Boeing 737s followed shortly after, and, by 1987, Lauda Air had also initiated its first scheduled services. The airline added a raft of long-haul destinations in the late-1980s and early ’90s. These reached as far afield as Cuba, the US, Dubai, Thailand, Malaysia, and even Australia. Lauda Air also had an Italian subsidiary, known as Lauda Air Italy.
Correspondingly, Lauda Air added widebody Boeing 767 aircraft to its fleet in 1990. However, it tragically lost one of these just a year later after flight NG004 crashed after departing Bangkok, Thailand. The accident occurred when the aircraft’s thrust reverser deployed without being commanded to do so, causing the 767 to spiral and crash in Thailand’s Phu Toei National Park.
All 213 passengers and 10 crew onboard died in the disaster. Niki Lauda personally flew out to Thailand to help with the investigation. The accident severely impacted the airline’s long-haul capacity. It added Boeing 777s to its fleet in 1997, before becoming a wholly-owned subsidiary of flag carrier Austrian Airlines in 2000. Lauda Air officially with Austrian in 2012. It retained its brand, before being replaced by ‘Austrian myHoliday’ as the carrier’s leisure brand in 2013.
Lauda founded his second airline, Niki, in 2003. According to a 2004 interview with The Guardian, he used to captain the low-cost carrier’s flights at least twice a week. Like Lauda Air, Niki was based in Vienna, although it also operated out of other Austrian airports such as Innsbruck, Salzburg, and Graz. By 2017, it had even commenced scheduled and charter services to European and North African leisure hotspots from Germany.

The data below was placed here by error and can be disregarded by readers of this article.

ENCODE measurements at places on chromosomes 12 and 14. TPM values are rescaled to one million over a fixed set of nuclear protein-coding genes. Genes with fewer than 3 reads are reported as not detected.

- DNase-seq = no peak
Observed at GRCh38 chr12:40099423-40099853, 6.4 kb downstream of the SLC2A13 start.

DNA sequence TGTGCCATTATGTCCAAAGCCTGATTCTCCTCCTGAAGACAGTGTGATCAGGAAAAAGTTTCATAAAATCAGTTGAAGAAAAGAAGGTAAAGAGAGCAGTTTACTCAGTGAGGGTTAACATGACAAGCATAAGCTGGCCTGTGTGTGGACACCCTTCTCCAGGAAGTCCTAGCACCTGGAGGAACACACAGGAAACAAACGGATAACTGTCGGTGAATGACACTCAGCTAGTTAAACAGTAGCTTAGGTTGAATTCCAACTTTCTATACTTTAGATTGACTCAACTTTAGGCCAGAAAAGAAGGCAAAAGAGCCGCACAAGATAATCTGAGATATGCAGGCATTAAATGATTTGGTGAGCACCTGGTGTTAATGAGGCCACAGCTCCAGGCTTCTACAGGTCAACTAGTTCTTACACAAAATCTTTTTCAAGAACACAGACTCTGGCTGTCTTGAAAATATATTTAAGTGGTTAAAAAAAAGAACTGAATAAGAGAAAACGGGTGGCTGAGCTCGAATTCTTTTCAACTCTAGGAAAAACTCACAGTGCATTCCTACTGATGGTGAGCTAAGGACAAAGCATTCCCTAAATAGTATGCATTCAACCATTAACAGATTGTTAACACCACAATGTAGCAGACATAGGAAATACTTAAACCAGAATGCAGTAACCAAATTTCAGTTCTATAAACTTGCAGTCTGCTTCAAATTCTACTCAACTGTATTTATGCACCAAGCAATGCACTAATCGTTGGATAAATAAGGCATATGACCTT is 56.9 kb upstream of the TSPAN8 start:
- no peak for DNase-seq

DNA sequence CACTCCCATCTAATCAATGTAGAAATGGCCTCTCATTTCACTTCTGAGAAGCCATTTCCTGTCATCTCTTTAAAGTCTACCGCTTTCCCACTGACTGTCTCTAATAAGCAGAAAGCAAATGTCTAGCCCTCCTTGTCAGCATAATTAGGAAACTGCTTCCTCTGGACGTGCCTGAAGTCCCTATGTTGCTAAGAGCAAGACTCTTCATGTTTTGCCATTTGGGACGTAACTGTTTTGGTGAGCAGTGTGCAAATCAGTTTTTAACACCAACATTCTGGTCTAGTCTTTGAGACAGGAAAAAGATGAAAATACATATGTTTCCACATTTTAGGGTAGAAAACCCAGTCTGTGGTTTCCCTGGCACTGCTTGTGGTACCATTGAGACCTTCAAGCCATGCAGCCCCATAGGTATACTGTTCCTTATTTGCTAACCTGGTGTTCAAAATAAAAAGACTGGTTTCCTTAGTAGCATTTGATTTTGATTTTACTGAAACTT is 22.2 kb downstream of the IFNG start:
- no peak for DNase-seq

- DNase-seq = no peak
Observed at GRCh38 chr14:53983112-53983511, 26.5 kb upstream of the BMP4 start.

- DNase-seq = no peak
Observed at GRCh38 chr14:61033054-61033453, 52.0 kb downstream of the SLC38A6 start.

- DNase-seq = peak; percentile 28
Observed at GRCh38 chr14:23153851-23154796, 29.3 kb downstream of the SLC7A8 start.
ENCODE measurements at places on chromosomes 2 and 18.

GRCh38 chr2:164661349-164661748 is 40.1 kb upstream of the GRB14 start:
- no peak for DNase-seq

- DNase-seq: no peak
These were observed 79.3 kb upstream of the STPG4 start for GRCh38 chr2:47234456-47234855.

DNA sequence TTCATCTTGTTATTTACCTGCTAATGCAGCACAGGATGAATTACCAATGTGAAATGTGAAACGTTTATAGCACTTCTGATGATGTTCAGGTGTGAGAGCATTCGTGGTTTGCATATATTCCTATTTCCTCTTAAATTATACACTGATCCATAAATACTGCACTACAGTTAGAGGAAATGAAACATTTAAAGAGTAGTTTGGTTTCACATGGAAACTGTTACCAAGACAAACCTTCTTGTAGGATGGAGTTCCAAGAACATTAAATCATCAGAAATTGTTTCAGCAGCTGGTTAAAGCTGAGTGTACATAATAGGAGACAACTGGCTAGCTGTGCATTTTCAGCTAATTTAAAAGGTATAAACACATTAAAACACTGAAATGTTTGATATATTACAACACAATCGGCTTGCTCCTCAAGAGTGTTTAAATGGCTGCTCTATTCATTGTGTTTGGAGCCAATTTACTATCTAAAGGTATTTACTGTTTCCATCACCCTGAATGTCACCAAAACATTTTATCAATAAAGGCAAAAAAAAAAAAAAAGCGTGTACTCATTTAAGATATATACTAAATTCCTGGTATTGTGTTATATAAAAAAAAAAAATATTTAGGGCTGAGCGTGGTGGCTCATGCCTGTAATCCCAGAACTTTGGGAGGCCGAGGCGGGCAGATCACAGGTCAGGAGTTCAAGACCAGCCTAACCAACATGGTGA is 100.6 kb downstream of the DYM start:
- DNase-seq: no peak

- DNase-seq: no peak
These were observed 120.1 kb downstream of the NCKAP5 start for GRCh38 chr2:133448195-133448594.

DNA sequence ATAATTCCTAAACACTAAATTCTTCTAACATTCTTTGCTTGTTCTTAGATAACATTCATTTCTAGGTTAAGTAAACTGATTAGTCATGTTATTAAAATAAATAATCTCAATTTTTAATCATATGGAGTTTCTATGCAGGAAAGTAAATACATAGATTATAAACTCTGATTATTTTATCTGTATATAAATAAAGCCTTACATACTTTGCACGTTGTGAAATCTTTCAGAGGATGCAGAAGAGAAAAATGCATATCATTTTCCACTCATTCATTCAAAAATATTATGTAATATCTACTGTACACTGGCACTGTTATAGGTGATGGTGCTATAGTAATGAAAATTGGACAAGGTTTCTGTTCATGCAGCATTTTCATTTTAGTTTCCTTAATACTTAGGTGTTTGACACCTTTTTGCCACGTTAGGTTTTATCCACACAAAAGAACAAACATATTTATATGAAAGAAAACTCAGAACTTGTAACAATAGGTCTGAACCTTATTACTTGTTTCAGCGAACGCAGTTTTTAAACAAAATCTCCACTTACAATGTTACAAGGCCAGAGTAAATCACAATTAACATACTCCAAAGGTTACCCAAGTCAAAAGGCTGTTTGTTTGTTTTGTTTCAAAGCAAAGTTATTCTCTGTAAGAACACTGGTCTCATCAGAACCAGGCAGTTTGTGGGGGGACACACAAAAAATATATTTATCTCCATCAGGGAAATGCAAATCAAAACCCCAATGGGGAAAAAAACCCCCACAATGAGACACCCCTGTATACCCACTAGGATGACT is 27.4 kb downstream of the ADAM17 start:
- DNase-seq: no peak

It had merged with Air Berlin in 2011, but retained its own identity. Niki was the subject of failed sales to and takeover attempts by Etihad, Lufthansa, and IAG. It eventually merged with Laudamotion, Lauda’s third airline, in January 2018. By this time, it had amassed a fleet of 30 aircraft, almost half of which were operated by TUI fly Deutschland.
Laudamotion came about in early 2018. It had initially been founded as business charter airline Amira Air, before Lauda took it over in 2016. Two years later, it commenced commercial operations thanks to the aforementioned acquisition of Niki.
Shortly afterwards, it was announced that Ryanair would purchase a 24.9% stake in the airline, which would rise to 75% over time. It operated 28 Airbus A320 aircraft, with bases for its low-cost operations in Vienna and Palma de Mallorca. March 2019 saw the airline shorten its name to simply ‘Lauda.’ Niki Lauda then passed away aged 70 in May of that year.
The following year, it began operating its services as wet-leased flights with Ryanair flight numbers. Finally, in October 2020, the airline ceased its operations and had its assets handed over to a Maltese company known as Lauda Europe. According to Planespotters.net, this group presently owns 29 A320s with an average age of 13.9 years.
Niki Lauda’s passing shook the motorsport community in 2019, and quite understandably so. However, in examining his exploits in the fields of both motorsport and aviation, one can take comfort in seeing a hugely talented man who, despite the adversity of his terrifying 1976 accident, lived a very determined and full life indeed.
Have you ever flown with one of Niki Lauda’s airlines? Alternatively, if you’ve flown with more than one, which was your favorite? Let us know your thoughts and experiences in the comments!